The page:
How to Make A Quilt Pattern Your Own with Charles Cameron: Part 2

How to Make A Quilt Pattern Your Own with Charles Cameron: Part 2

July16, 2020

Anneliese - Comments (0) - Interviews

We’re back to finish up with our friend Charles Cameron of @feltlikesweets. Don’t forget to see the first part of our interview about changing quilt patterns. Let’s get to it.

What’s the most common thing you change?

Color has been the thing that I’ve had the most fun playing with, that generates the most significant rewards, I think.  Let’s talk about Protean here! O.k.? It’s about time, huh?

Of course! Go for it!

You know, one change that many people make to a pattern is to make it scrappy, right? There are lots of ways to do this, and lots of great examples out there. I’ve even noticed that many patterns today are advertised as ‘scrap friendly.’

ECQ’s Protean pattern is even written as a scrappy pattern, right? “Keep it Scrappy!” your pattern suggests.

It’s a sickness. I have the scrappiness inside me and I won’t stop. Scraps for life!

It’s a great stash buster! Here’s the funny thing, though: when I read through the Protean pattern, whose figures are in black and white, right? I was drawn to the Top Assembly figure. The black and white diagram highlights the opportunities for color placement.

Ha! Our evil plan is working. We try to keep the patterns so that they’re not too color specific, that way you can make them in any color and they’ll work and be easy to follow.

Yes! And what my eyes were drawn to were the larger diamond, triangle, and square shapes that are created when the blocks are sewn together.  I think you say in the pattern, “a wavy optical illusion that move and change before your eyes”.


So, as I was sketching out a plan of attack for my Protean quilt, I played around with color placement that emphasized these larger angular patterns.

In the end, I choose to go with the version that I did because I figured out that I could get one color’s worth of pieces from a F8 cut of fabric (with a few extra scraps to use on the quilt back!).  Again, it was like a little math equation that just made it so much more enjoyable for me. I’m such a nerd.

Hey! Nerds are cool now. And quilty nerds have always been cool! What’s the easiest thing to change?

While I think color is the biggest opportunity, I think you can easily change a pattern in a few ways: maybe by adding sashing between blocks, for example, or the snowballs to the corners of blocks, as I’ve mentioned before.  You could even consider changing the orientation of each block across a row, if they have some directional orientation.

If you’re feeling more adventurous, you might try replacing a square with a half square triangle unit? or changing the orientation of a half square triangle; see what that might do.  Or what about replacing a half square triangle with a quarter circle?  Oh, I better write that down! I’m going to try that!

What’s your best tip for someone wanting to customize a pattern?

Do it!  LOL!

I suggest drawing out a few ideas, first.  You don’t need to use a computer or fancy software.  Some patterns come with coloring pages, that’s a great opportunity to experiment.  You could cut out quilt block pieces from construction paper and play around with those, cut them up and tape them back together in a different way or orientation. Test blocks are always a good idea, too. I usually make a few test blocks when planning to change a pattern. My girls have several doll quilts and pencil pouches made from test blocks.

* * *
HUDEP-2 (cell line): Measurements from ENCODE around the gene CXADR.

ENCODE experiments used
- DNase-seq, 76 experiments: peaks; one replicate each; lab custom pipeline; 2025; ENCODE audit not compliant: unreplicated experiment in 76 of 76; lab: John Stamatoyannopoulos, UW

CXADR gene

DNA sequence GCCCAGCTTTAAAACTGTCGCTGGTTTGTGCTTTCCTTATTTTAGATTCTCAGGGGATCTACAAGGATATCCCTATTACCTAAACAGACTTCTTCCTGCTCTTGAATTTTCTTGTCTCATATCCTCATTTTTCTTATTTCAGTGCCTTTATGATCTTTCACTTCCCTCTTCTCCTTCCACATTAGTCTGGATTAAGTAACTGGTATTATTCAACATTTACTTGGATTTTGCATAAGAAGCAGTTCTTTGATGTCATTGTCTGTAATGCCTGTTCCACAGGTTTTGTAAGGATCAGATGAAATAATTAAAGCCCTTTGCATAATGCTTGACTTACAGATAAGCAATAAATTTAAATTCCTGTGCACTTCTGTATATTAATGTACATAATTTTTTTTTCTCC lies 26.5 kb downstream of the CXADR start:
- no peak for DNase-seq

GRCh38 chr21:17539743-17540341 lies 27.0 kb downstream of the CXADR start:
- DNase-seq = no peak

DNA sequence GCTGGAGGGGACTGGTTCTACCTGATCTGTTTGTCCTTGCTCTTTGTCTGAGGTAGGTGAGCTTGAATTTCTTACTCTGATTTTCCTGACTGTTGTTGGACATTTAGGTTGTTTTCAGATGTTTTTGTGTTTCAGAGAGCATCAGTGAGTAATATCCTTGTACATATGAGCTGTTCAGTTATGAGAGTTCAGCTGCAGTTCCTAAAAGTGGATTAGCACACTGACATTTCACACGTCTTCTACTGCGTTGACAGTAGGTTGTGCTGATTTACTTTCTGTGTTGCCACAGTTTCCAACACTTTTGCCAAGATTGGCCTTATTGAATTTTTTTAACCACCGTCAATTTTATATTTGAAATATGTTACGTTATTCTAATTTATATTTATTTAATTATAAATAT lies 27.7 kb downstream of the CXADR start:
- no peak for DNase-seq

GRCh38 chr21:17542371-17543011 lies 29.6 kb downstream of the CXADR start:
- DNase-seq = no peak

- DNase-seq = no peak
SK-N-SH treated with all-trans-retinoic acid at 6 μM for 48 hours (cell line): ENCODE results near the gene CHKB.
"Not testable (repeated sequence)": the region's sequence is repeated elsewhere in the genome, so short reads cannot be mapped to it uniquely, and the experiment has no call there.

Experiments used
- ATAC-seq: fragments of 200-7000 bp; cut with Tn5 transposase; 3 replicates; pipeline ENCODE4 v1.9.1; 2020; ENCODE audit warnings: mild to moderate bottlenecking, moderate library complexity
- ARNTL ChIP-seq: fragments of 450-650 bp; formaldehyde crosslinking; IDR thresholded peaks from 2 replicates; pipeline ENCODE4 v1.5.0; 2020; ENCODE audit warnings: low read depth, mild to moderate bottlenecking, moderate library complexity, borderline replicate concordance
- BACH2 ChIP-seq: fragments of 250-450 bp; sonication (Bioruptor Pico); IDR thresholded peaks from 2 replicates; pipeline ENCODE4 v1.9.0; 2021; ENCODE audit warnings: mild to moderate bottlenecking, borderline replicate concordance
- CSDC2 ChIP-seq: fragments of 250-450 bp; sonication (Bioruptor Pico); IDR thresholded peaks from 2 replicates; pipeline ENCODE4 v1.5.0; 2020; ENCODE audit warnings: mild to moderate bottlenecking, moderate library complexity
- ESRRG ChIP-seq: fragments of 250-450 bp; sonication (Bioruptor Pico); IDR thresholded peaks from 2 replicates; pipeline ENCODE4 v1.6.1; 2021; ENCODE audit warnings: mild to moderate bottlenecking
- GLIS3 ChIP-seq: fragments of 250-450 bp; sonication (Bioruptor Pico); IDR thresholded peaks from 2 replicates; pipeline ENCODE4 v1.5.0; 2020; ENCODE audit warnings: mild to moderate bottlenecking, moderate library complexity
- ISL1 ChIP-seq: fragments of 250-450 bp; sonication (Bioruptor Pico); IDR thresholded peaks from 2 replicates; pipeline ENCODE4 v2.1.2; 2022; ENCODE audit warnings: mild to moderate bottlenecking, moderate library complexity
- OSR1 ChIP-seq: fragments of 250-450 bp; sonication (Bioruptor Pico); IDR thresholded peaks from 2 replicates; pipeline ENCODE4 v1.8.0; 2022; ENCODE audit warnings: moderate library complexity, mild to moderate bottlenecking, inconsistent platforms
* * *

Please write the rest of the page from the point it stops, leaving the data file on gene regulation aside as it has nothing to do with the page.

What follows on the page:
Now, we’ve already established that I love a plan! But I I’ve also found practicing some improv piecing can really help open one’s mind to new possibilities.  Just playing around with some scraps and without a master plan *gasp* can be a big enabler for discovering new ideas.  I recently bough a pack of solid scraps from an Instagram destash sale, and every few weeks pulled out some scraps, cut them up and sewed them back together — improv style.  It was a great way for me to explore without the pressures of adhering to a pattern.

What is something about a quilt pattern that you never change?

Hmm.  That’s a tough question.  I mean I’d never say, “never!”  You know, I’m usually buying or sewing a pattern because I’m drawn to it in some way.  So, I’d want to preserve whatever that aspect was that I was drawn to. But, yeah, I view a pattern like a recipe:  keep the ingredients that you like, add a little wine or salt to taste, but leave out the olives and anchovies. Just kidding, I love olives and anchovies, but you get what I mean!?

Yes! More anchovies or your spice of choice on quilts. Ok,  I want to ask you what I’m calling the Quick Six. The Quick Six are just basic questions for every stitcher I chat with. Ready? Let’s go!



Quick Six:

What is your favorite color?

yellow-y greens: lime, pear, olive, apple; I think it’s almost lunch time.

What is your least favorite color?

Brown.  And I don’t appreciate pastels.  I’m sure they’re great, but I don’t care for them.

What is your idea of happiness?

a big bowl of pasta

What is your idea of misery?

an empty bowl of pasta, maybe? LOL!

Where would you like to live?

I’ll live anywhere if I can bring my family and my sewing machine (and can get a big bowl of pasta).

What is your motto?

Anything worth doing is worth overdoing.

Thanks again to Charles for sharing his quilts and his brain with us. Keep track of his gorgeous creations on Instagram where he is @feltlikesweets. And we’ll share all the closeups of our new Protean quilt Charles made soon!